Major Assignment II
Social change is inevitable in a diverse society. Researchers past and present raise profound questions about the need and cause of social change and whether the transformation is continuously for the better. The manifestation of “social change” has been branded and studied within many universities as an academic pedigree. The social issue is a non-exclusive term related to the scope of conditions and abnormal conducts deemed to be signs of social disruption. It is a state which countless individuals in our society think of as objectionable and must to be altered by shifting some methods of social development. Social change has many causes which are sometimes intentional, but often unplanned; while at other times social change is controversial. As a result, a changing society inevitably generates problems. In a unified society, it is declared, there would be no social issue in light of the circumstance that in such culture all institutions and behavior would be properly harmonized and characterized as acceptable by the estimations of society (Kezar, 2014).
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Societies in the United States and internationally are in a constant course of the disorder and reorganization of social change. Tension and conflict in a societal dispute are a part of the price tag of social change. Eras of ideas bring about change and also play a significant role in the direction of social changes that may result in the imbalance and disorganization of the formal system in a community. Thought-out our land, corporate accountability beyond making a profit is concerned with the company’s obligation by developing a plan that will add to the sustainable, cost-effective way of respecting all its shareholders ethically and professionally by holding themselves liable for the outcome (Cavico, 2013). The chief object of corporate accountability beyond making a profit is for businesses to link themselves in social changes relative to solely concentrate their efforts and activities unrelated to making a profit. These and numerous different situations related is social change giving rise to fluctuated social issues (Aguinis et al., 2012). Hence, both are decisively mutual in their association. Sociologists echo that social change consists of the shifting attitude of Corporate America leading to a subsequent transformation in social changes that unite a society. For example, the aspect of diversity is a social issue that has resulted in subsequent social implications prompted by the interaction of individuals from different cultural backgrounds, corporations, and state and local stakeholders. This situation started on the subsequent ever-changing of norms and other cultures climaxing in profound social effects on the society. Social change as a research problem in corporate accountability suggests that one can practice systematic techniques to explore different implications of social change. This assists in examining factors attributable to social change, enhancing the ability to analyze and understand the element that leads to either positive or negative social implication in a specified group of people (Smith, 2015).
Nonetheless, social change as a research problem fosters the capacity to determine various forces towards a visible change and essential characteristic in a bid to find solutions to the prominent social issues. Lastly, social change as a research problem heightens the ability to build knowledge towards evidence-based social change, providing rational and applicable arguments about an issue leading to a social change in society. On the other hand, regardless of the growing evidence of social change in higher education, students in the institutions of higher education view the ideas and agenda of social change differently. This element adds to social severe change perception gap among students, resulting in an adverse effect on higher education.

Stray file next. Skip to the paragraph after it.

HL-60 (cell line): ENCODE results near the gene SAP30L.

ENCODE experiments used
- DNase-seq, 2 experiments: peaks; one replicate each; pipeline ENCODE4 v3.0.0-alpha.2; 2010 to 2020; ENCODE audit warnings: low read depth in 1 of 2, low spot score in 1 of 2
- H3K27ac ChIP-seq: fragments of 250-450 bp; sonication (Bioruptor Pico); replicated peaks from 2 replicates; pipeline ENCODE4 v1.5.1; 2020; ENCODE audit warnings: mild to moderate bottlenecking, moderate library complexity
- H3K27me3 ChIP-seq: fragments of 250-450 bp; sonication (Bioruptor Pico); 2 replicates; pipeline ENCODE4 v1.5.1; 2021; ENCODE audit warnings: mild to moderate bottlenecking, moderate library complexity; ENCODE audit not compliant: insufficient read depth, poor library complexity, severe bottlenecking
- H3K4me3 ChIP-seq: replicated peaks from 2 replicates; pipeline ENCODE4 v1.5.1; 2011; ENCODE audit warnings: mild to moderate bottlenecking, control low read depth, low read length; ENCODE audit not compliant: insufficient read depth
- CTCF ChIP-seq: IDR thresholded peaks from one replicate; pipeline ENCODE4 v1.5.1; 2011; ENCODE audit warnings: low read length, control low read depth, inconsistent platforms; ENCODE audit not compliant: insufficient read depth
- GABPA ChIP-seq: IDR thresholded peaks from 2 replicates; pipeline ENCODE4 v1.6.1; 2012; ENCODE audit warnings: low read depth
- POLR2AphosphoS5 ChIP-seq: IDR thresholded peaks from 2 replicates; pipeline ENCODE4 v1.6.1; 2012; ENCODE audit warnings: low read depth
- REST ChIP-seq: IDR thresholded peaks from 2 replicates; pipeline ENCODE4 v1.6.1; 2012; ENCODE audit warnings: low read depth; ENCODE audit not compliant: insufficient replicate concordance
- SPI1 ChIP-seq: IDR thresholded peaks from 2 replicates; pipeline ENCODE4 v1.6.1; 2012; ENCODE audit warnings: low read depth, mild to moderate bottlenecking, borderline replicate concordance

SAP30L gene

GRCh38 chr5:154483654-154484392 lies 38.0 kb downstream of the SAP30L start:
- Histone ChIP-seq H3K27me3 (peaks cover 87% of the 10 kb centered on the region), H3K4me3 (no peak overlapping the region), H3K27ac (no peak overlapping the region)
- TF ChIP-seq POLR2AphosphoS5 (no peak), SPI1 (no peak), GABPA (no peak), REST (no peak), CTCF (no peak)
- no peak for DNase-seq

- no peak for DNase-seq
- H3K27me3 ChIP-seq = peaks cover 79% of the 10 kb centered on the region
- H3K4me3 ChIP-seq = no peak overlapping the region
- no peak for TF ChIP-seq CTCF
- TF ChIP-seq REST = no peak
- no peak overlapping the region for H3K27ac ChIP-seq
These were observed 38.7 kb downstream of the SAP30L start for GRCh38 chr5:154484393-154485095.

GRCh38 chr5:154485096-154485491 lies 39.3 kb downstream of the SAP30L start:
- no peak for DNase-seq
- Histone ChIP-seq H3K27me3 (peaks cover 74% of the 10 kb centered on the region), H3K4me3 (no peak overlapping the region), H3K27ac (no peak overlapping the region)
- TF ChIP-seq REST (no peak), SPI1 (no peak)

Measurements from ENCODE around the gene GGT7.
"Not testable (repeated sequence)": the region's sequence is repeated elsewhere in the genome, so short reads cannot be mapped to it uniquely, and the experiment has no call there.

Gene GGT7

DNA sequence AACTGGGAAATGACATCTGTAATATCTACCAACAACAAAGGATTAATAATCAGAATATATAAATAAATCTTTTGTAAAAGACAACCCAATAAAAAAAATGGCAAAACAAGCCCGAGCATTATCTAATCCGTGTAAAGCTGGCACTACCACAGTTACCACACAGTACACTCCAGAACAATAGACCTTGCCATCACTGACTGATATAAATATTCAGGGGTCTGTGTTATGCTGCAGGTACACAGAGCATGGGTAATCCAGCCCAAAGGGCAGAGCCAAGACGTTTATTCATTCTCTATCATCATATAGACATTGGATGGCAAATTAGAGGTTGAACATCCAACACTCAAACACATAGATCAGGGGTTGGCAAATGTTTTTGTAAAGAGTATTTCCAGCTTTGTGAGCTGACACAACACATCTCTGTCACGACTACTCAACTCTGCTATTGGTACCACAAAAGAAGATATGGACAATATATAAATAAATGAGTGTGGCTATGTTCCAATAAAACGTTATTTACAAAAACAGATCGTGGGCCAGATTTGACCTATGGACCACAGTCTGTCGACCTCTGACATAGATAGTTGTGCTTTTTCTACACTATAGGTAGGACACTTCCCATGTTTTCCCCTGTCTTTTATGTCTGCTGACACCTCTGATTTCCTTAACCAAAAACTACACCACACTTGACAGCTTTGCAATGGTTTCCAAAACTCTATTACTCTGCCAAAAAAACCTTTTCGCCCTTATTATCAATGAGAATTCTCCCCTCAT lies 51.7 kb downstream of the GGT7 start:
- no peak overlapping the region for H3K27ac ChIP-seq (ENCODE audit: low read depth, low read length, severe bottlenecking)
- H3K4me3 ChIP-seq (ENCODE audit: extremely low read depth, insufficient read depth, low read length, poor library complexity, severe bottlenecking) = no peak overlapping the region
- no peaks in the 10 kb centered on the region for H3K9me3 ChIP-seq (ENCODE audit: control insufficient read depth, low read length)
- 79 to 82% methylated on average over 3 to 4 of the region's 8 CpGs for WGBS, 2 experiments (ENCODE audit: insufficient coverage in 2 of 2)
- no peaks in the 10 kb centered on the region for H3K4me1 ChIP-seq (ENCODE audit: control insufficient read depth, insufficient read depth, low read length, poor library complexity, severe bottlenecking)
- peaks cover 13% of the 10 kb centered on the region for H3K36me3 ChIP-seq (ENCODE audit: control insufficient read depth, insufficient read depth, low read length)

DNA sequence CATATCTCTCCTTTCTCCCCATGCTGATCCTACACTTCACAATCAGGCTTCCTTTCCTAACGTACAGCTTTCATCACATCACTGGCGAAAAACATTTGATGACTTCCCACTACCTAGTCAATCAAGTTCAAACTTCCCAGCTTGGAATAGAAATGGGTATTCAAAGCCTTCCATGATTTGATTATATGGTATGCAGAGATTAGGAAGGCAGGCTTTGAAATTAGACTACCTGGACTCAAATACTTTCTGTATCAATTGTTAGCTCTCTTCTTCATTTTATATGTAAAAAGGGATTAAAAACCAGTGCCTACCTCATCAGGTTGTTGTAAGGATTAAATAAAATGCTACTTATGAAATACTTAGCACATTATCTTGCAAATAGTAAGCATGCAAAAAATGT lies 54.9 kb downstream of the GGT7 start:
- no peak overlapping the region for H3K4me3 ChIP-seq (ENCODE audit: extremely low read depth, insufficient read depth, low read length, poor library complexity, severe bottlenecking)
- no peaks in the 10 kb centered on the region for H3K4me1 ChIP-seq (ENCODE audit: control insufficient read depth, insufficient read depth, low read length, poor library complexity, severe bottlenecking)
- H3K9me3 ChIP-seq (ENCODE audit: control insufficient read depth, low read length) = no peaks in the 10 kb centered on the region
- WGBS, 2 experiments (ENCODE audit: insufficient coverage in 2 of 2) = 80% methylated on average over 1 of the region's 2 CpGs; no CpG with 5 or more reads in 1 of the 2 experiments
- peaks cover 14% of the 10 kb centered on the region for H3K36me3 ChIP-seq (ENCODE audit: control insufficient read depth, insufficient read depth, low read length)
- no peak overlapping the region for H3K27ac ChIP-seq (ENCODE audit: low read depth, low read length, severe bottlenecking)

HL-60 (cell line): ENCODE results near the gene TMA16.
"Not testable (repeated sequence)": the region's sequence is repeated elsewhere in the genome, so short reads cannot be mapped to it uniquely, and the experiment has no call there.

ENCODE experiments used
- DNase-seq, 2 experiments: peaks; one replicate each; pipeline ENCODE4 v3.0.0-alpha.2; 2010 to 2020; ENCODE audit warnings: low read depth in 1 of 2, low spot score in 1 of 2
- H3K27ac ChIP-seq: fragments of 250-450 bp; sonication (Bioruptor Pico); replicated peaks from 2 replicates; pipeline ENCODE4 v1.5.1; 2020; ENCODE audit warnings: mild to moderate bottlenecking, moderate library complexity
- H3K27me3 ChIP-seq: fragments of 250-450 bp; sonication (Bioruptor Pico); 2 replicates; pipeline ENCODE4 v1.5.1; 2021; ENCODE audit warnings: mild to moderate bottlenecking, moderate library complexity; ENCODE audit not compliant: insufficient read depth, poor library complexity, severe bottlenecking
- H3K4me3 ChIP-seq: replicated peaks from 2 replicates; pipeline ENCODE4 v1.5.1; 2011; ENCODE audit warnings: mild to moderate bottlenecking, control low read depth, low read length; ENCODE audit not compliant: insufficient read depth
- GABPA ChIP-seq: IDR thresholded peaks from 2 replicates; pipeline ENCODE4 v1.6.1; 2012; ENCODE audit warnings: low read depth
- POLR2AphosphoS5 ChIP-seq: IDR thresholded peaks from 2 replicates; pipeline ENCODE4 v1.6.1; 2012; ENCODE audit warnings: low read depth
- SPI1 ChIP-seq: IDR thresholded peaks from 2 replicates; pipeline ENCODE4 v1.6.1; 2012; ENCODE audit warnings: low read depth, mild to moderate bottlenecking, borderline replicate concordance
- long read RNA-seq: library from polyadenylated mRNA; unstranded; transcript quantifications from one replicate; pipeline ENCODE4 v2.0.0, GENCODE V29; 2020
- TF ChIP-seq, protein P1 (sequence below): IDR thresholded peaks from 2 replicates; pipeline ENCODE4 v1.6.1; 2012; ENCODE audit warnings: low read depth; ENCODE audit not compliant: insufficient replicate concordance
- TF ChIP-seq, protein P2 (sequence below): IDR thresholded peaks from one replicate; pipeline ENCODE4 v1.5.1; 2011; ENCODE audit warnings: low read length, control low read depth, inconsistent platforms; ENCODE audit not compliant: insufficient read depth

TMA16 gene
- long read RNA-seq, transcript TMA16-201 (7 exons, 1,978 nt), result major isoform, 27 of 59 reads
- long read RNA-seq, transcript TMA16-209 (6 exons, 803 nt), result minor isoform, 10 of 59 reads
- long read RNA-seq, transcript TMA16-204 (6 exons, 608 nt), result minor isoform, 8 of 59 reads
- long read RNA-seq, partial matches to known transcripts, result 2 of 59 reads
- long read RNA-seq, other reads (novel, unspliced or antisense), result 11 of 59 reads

Based on this topic, I still feel that there is a gap in clarifying the benefits recognized for the positive social change activities. Many reasons have been offered with no adequate support or evidence. There is a need to explore further information from the general community, the practitioners of the positive social change activities as well as experts in the area. This study fits well under qualitative study based on the fact that it is exploratory research. By studying this phenomenon, there is the likelihood of coming up with the reasons underlying the positive social change, opinions as well as motivations. This topic of study has got the capability of creating a hypothesis or ideas for potential quantitative study. In other words, it meets all the necessities of qualitative studies, hence making it fit for the same. The outcomes of such study could aid the purpose of social change, not only for the ultimate peace amid society, but also as a mechanism to release human potential possible restricted by cultural restrictions (Rothaermel, (2015).
The significance of social change for Walden graduate students is to be capable of turn into agents of change, to offer the academic foundations to withstand critical dialogue to provide resolution for society’s pressing issues. The investigation of my diagnostic memos, transcriptions, and the examination developed to reach an objective supposition systematically; I notice that the procedure has fashioned my reflexivity and the start of my academic career. I know the duty that being an interviewer involves, revealed not only regarding the needed privacy, but also the seriousness consciousness of oneself (Healy & Perry, 2000). With this mindfulness I completely understand that I am the creator of the space in which my interviewee participates; this reveals the relationship and management of power.
The scrutiny of the memos, transcripts and the content analysis utilized to reach an objective decision methodically, by looking at the process has formed my reflexivity and the start of my academic career in general. It is a big responsibility that being an interviewer entails, exposed not only concerning the needed discretion but also in the consciousness of oneself, myself (Healy & Perry, 2000). Under such awareness I realize that I am the creator of the space in which my interviewee participates; this reveals the relationship and management of power which is so significant in a qualitative method.